The Continual Cycle of Raising the National Debt

Each year the board of directors of the Indiana Bankers Association approves an annual financial budget during its January board meeting. Staff knows that the goal is to operate within this budget, but if something goes wrong, we inform the board. The deviance may require that we take some action in order to return the bottom line to the expected level. I suspect that this is a fairly common occurrence for nearly every business entity in existence. If we want to tackle a project that would require us to borrow money, that circumstance would be factored into the budget, and authority from the board would be approved at that time. If the project occurs during the middle of the budget year and had not been contemplated when the budget was approved, authority would be sought from the board at the time that the project is approved. Again, I suspect that nearly all businesses operate similarly.

The federal government operates much differently. First, Congress sometimes goes for years without actually approving a budget. Instead it operates by approving a series of Continuing Resolutions (CRs) that often permit using the most recent budget going forward. Even when Congress does pass a budget, as it did this year, there is another mechanism that comes into play. That mechanism requires Congress to approve an increase in the national debt limit. Admittedly the debt of the United States is far too high, in my opinion. Regardless, it makes little sense that a body that approved a deficit budget must later vote to increase the debt limit at some point in the future when the U.S. treasurer determines that we are about to run out of cash and borrowing authority to meet the approved budget. It seems obvious to me that if we do not want to increase the debt, we should pass a balanced budget! Or we could actually chip away at our humongous debt by passing a budget that shows a surplus — a novel approach.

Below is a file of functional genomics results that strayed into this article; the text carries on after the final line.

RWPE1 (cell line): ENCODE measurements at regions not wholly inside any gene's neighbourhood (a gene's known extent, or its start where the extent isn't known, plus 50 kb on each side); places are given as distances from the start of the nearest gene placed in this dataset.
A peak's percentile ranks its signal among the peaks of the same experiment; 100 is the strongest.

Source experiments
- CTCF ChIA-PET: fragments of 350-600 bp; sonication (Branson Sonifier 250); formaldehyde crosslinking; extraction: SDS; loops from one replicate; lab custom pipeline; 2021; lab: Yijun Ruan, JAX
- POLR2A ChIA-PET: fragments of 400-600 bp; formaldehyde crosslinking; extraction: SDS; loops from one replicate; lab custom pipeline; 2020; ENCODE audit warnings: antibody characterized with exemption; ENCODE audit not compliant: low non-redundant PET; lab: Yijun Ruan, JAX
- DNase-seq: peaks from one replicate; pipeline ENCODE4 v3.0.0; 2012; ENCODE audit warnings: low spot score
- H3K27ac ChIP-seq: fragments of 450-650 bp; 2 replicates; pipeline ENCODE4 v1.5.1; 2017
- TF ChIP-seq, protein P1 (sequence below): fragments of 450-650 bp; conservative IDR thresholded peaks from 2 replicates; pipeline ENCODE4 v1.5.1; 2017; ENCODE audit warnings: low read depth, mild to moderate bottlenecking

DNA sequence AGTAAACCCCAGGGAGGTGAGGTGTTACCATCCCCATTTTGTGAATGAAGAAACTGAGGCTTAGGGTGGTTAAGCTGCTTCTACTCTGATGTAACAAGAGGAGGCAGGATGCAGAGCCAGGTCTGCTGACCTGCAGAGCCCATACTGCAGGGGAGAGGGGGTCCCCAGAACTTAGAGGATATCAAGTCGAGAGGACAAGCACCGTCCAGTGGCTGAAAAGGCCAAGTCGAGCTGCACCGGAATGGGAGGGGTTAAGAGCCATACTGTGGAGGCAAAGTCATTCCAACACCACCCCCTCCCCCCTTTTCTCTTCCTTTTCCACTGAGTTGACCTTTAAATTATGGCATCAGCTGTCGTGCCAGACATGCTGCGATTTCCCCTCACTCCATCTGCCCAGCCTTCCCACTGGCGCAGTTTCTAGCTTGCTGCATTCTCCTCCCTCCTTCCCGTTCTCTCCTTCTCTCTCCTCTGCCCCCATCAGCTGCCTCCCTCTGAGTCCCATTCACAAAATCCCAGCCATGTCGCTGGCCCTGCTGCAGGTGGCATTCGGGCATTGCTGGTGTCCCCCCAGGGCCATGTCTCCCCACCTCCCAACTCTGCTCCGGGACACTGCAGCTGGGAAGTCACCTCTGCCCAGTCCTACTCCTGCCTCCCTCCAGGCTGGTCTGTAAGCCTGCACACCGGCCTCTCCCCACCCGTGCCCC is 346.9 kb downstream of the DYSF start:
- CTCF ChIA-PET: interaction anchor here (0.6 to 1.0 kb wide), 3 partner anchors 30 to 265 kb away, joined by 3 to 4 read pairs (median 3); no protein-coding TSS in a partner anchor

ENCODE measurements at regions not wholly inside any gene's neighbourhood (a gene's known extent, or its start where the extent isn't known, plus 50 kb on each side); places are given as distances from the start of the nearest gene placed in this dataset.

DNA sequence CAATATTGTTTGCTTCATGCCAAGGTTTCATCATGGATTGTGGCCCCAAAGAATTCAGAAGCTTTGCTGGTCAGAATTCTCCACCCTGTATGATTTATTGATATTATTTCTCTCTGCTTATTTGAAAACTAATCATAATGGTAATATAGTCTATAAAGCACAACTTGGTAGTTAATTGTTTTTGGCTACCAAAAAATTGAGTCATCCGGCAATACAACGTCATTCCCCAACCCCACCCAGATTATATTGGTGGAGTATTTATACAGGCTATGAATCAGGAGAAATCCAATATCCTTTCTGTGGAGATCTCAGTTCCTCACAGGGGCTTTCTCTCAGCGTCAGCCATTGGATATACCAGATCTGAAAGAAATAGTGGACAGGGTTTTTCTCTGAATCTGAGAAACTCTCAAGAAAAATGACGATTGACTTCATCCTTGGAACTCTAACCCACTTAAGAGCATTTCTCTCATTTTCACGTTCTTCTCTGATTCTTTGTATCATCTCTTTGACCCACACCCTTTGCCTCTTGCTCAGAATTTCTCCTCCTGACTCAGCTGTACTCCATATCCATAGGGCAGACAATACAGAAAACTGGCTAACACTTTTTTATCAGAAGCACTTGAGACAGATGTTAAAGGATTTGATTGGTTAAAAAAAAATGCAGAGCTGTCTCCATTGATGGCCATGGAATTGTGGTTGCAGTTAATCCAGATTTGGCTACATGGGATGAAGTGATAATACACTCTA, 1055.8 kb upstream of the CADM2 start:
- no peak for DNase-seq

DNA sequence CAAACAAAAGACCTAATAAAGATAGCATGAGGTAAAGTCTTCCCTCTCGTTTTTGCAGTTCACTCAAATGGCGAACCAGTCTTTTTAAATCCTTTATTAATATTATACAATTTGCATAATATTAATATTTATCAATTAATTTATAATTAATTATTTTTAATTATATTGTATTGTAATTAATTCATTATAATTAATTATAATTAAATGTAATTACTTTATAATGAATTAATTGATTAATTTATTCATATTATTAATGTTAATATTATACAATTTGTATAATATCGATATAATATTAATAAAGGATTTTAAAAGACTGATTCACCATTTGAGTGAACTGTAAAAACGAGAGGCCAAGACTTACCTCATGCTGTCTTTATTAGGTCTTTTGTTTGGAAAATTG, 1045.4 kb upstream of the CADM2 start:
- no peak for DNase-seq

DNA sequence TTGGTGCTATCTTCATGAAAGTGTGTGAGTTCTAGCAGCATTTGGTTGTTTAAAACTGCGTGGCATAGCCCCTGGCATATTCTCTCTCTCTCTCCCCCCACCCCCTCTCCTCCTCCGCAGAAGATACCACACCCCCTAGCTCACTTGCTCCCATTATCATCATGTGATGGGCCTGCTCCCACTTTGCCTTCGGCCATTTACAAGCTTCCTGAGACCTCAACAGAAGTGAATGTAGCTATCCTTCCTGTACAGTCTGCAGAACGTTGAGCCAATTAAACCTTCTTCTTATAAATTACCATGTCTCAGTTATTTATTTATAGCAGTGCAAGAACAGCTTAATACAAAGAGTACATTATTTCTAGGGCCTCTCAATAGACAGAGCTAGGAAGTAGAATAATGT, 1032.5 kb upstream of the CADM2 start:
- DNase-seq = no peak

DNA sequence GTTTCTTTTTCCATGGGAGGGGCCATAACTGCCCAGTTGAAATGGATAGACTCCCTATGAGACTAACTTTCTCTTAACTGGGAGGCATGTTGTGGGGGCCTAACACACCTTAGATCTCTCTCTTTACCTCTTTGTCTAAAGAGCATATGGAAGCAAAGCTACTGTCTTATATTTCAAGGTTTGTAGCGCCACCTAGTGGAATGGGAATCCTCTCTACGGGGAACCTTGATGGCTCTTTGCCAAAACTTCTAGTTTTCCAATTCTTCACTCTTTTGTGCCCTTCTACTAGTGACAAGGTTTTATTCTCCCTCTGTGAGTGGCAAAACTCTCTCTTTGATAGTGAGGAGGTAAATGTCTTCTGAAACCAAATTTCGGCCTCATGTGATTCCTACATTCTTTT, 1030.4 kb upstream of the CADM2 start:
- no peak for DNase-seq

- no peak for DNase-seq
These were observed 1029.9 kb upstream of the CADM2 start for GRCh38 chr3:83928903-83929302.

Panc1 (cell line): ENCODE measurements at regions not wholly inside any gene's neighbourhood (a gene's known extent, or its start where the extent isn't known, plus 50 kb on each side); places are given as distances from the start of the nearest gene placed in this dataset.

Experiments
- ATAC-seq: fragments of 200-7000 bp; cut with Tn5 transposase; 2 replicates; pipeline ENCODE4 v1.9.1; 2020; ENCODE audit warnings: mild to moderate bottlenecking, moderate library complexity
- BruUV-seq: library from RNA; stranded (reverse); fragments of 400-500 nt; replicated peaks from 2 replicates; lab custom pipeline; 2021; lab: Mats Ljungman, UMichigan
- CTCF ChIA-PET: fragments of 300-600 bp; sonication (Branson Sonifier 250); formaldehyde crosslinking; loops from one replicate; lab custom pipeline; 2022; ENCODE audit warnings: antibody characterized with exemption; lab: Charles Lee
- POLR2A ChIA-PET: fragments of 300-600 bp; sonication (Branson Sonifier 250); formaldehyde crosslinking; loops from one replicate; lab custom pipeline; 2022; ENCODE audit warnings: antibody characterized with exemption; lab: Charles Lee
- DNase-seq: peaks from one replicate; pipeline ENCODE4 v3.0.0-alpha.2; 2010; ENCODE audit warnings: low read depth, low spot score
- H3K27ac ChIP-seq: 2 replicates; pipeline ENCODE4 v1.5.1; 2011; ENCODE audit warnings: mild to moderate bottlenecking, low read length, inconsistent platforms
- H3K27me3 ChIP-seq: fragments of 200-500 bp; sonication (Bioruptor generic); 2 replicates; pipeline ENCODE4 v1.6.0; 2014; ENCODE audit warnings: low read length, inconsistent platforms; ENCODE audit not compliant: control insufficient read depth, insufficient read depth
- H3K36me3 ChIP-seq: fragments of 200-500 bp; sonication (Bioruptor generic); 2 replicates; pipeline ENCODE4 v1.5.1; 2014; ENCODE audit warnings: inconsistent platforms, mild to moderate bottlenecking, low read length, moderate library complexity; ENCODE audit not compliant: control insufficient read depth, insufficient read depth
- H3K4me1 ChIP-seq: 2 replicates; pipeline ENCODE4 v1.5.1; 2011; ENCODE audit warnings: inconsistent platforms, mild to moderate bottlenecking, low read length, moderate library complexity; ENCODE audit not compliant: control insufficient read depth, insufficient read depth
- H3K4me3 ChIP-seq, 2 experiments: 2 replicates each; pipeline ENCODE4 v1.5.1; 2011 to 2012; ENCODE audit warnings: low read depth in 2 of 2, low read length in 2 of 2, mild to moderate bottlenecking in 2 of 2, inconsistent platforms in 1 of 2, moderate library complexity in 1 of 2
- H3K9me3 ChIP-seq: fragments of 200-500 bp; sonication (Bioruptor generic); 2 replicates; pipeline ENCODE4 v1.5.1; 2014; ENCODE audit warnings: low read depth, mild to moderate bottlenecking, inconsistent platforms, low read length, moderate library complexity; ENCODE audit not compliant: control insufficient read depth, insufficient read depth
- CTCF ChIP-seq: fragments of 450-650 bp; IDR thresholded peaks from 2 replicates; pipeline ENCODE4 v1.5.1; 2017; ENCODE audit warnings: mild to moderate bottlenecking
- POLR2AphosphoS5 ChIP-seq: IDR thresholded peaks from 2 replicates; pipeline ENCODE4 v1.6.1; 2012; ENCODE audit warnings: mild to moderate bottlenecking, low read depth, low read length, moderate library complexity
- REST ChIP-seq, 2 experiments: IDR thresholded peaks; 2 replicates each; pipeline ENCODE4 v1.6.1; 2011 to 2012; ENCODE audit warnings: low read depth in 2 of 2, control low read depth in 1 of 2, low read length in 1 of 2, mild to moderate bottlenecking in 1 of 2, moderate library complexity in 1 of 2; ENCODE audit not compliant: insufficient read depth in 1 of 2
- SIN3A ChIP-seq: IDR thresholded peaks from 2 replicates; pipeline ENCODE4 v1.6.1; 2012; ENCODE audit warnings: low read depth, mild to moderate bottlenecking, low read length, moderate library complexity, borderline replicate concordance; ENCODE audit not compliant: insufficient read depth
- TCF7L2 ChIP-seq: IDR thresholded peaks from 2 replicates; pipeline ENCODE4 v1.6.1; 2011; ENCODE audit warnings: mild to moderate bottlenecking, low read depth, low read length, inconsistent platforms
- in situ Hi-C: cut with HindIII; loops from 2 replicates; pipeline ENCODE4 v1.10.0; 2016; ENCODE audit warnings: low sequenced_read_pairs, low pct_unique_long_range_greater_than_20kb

The federal government and Congress waste much time and create needless rancor by playing this game of raising the national debt to pay for things already approved by Congress. In the past few months, the debt limit has been raised several times, most recently last week. There is always partisan finger-pointing and debate surrounding this issue. Fortunately, last week Congress approved taking the debt limit off the table for a year. Politically, it will be interesting to watch the posturing in this fall’s election relative to the continuing deficit budgets and debt limit. It will be the first election in many years in which the budget and the debt limit will not occupy daily front page news, and I believe that is a good thing. Candidates can debate other issues of importance in depth, and we the voters may be able to better determine which candidates more fully represent our own beliefs.

Of course, this does nothing for the longer-term issue of how the federal government should operate relative to the debt ceiling and budgeting process. Maybe a candidate will make this procedural issue a campaign issue, although I realize that, except for political junkies like me, it would put most people to sleep. Even so, Congress will someday have to deal with the continuing budget deficits which are creating this mountain of debt that is now estimated at $54,000 for every man, woman and child in the United States.

S. Joe DeHaven, 02/19/14

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